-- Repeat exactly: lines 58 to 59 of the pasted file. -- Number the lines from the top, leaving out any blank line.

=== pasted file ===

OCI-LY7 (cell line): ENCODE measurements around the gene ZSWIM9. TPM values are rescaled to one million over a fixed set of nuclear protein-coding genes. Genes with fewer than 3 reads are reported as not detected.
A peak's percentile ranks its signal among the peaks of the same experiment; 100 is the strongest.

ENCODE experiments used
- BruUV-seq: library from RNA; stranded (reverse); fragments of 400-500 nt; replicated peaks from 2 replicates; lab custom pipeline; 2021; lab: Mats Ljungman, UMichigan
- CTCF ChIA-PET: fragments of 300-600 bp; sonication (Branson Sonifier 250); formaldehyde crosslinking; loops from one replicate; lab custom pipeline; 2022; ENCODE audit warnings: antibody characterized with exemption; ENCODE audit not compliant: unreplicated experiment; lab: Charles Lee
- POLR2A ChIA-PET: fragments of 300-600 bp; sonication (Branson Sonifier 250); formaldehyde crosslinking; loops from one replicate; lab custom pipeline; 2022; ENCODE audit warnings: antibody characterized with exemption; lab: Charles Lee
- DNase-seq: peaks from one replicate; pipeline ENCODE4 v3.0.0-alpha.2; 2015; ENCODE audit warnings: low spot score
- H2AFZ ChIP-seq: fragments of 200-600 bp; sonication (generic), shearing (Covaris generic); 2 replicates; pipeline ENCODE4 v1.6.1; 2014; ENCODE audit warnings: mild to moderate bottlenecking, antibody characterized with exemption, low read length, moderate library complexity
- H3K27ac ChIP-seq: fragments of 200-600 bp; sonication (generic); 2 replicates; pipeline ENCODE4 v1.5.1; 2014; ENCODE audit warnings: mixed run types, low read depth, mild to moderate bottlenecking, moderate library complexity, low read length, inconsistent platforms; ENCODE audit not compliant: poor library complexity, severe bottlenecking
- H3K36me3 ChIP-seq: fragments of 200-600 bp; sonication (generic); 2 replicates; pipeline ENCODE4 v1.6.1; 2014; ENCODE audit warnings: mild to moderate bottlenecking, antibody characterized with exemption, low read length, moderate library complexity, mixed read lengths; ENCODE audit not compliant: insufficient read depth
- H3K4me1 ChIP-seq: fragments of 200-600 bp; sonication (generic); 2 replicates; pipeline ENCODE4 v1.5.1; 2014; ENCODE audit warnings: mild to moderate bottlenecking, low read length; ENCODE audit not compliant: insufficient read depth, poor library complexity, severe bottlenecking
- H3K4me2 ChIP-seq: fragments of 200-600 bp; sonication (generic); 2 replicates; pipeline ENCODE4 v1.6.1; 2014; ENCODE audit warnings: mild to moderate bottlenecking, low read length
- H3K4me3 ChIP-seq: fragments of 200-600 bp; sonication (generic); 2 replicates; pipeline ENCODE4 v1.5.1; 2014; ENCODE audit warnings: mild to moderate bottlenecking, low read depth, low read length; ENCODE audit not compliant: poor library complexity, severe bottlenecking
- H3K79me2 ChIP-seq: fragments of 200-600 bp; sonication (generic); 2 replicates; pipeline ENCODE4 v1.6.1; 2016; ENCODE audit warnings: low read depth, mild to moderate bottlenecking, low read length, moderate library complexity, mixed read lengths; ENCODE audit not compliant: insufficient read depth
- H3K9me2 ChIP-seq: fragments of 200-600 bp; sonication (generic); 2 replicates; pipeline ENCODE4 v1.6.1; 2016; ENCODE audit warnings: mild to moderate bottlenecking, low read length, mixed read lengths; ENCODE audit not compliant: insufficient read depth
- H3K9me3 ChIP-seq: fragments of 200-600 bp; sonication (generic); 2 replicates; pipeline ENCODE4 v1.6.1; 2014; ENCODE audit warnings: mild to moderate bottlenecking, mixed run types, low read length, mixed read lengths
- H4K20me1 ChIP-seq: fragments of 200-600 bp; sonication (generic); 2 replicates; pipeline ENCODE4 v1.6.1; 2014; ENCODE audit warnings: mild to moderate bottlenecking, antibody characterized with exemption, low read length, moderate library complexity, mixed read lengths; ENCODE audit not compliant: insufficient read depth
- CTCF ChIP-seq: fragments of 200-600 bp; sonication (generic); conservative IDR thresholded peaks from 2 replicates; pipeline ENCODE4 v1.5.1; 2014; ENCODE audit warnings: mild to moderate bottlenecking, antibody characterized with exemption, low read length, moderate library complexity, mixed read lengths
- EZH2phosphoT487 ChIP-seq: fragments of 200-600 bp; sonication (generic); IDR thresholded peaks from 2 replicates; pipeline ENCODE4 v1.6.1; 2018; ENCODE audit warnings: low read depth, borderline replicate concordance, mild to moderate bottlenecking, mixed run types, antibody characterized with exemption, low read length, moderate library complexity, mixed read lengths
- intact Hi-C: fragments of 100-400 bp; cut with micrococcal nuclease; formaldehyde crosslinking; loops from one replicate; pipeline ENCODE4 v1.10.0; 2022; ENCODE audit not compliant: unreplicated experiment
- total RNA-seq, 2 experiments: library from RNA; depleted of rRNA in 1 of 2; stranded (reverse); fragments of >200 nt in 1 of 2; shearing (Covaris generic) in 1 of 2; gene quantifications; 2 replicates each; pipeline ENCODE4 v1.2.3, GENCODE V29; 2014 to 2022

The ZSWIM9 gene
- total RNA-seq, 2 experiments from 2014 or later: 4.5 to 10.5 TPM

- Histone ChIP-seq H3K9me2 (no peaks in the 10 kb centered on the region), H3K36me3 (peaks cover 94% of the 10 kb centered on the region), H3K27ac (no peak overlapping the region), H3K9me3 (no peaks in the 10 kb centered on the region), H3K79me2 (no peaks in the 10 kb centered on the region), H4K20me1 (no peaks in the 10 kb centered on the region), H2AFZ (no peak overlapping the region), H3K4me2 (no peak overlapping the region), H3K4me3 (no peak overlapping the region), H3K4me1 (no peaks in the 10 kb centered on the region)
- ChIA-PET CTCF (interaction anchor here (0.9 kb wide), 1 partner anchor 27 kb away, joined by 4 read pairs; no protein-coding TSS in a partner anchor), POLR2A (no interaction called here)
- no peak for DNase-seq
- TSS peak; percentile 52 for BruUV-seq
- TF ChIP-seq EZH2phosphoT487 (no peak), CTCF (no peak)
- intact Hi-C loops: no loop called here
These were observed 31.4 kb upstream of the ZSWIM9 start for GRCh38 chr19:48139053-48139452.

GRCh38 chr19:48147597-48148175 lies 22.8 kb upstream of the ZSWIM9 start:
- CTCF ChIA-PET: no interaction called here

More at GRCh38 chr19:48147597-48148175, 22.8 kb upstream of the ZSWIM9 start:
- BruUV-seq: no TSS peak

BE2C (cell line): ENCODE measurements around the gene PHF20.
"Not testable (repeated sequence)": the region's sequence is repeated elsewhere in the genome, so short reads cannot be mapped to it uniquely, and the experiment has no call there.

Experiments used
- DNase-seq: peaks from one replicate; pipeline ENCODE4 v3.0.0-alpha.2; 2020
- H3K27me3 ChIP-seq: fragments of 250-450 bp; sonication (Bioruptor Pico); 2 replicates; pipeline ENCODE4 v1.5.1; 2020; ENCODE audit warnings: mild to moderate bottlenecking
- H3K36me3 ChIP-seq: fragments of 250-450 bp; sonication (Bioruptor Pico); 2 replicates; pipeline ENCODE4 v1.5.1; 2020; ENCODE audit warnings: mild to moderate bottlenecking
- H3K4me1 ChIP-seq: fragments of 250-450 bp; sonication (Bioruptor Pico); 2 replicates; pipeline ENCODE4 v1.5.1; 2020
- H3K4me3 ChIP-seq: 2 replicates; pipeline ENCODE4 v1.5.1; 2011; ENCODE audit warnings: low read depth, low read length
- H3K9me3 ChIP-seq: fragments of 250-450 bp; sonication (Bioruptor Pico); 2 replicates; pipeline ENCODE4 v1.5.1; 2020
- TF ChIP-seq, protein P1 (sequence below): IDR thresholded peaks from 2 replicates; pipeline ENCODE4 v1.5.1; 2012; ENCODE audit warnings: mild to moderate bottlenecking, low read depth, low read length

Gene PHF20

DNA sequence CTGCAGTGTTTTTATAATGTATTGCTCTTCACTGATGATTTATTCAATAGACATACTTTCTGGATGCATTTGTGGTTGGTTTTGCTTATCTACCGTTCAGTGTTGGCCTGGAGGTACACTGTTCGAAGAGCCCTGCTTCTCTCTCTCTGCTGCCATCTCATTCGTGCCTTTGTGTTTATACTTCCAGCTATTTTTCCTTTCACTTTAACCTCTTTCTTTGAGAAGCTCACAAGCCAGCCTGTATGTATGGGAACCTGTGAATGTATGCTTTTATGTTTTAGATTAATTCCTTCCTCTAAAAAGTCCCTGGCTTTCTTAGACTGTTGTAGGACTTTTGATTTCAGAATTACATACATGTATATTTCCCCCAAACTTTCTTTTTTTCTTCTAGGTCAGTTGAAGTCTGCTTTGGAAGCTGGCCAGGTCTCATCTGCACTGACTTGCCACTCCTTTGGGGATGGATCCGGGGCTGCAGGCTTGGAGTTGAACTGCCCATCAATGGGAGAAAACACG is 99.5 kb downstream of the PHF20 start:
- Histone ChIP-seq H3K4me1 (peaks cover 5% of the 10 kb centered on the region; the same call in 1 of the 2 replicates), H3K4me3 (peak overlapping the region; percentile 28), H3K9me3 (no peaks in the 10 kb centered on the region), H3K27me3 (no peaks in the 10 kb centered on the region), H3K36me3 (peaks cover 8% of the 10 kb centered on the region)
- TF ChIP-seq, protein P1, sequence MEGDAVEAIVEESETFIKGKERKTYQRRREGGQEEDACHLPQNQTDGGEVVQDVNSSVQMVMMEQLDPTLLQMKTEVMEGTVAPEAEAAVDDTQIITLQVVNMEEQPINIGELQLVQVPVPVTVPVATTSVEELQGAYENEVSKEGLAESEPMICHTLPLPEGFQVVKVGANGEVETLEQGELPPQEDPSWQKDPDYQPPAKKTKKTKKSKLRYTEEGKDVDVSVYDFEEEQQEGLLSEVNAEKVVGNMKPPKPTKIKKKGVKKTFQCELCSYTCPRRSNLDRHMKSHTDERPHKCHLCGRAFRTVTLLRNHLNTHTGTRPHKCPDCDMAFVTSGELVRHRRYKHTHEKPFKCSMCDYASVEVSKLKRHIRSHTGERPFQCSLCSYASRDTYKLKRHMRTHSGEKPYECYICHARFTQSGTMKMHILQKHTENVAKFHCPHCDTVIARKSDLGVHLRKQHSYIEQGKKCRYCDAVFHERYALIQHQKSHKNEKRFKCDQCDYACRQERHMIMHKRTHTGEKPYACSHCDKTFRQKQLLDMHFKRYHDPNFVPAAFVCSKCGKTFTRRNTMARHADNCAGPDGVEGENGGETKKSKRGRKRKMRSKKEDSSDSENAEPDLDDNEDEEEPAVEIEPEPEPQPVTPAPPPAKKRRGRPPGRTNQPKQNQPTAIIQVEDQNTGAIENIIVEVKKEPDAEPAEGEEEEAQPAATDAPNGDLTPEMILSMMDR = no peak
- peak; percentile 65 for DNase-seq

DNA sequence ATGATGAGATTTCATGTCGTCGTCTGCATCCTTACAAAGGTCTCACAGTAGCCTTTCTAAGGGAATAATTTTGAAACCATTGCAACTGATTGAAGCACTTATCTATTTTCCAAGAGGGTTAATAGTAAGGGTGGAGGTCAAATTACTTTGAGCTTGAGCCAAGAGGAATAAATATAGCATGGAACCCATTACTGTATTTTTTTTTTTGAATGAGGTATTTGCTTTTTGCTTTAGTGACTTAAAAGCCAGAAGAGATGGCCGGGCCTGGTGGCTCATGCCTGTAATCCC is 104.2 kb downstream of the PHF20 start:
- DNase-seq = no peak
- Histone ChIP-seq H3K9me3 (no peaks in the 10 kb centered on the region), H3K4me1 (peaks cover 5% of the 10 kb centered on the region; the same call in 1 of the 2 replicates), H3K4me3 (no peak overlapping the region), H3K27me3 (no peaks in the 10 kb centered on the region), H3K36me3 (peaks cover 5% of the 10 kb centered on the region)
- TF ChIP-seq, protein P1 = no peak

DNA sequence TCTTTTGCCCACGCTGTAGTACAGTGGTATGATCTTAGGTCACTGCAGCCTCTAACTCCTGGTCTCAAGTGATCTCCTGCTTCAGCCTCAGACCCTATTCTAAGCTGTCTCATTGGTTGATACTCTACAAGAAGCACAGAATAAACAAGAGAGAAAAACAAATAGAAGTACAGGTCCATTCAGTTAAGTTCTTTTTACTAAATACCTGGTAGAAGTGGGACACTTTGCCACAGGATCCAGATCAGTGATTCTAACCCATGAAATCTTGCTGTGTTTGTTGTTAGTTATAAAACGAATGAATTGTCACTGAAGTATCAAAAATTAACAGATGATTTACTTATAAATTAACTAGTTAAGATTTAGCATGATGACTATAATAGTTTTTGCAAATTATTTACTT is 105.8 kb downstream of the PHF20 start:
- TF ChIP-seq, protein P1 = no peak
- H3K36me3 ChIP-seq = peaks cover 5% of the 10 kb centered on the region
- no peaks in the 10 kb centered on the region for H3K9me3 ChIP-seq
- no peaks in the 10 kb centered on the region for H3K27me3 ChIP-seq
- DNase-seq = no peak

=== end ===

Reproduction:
- no peaks in the 10 kb centered on the region for H3K27me3 ChIP-seq
- DNase-seq = no peak